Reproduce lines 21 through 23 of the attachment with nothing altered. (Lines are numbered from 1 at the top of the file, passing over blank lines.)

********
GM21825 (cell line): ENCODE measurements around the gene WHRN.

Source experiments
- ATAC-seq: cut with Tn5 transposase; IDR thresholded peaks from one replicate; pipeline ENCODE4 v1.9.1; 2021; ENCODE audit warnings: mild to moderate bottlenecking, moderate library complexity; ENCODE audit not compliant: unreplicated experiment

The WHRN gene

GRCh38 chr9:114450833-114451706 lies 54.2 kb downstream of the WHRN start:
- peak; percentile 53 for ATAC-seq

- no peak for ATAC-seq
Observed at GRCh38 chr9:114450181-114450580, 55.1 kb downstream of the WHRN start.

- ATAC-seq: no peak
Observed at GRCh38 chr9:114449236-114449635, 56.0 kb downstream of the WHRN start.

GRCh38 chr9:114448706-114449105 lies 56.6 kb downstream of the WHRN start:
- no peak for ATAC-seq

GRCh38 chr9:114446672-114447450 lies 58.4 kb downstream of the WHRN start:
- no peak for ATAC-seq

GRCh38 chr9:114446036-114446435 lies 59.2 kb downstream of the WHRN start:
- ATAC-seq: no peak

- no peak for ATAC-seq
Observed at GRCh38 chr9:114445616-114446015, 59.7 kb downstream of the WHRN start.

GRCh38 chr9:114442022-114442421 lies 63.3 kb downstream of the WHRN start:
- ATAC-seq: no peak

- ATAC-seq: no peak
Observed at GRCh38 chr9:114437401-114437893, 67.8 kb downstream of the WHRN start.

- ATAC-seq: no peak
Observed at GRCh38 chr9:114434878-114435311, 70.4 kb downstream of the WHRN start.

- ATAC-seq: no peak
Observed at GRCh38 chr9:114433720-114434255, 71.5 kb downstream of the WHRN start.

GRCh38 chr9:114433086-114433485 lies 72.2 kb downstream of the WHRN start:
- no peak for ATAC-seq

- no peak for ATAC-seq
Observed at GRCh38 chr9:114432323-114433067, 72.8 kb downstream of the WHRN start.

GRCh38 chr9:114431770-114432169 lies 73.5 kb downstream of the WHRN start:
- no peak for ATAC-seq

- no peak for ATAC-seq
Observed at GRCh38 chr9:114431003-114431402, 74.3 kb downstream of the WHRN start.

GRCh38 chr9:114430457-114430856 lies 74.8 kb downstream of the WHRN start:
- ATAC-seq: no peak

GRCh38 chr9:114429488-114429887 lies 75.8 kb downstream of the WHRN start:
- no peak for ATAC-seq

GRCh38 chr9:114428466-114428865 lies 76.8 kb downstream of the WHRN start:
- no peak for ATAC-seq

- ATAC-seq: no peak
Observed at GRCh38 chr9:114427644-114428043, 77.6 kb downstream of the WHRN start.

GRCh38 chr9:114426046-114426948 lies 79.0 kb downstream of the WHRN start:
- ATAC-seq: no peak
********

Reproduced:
- ATAC-seq: no peak
Observed at GRCh38 chr9:114437401-114437893, 67.8 kb downstream of the WHRN start.

- ATAC-seq: no peak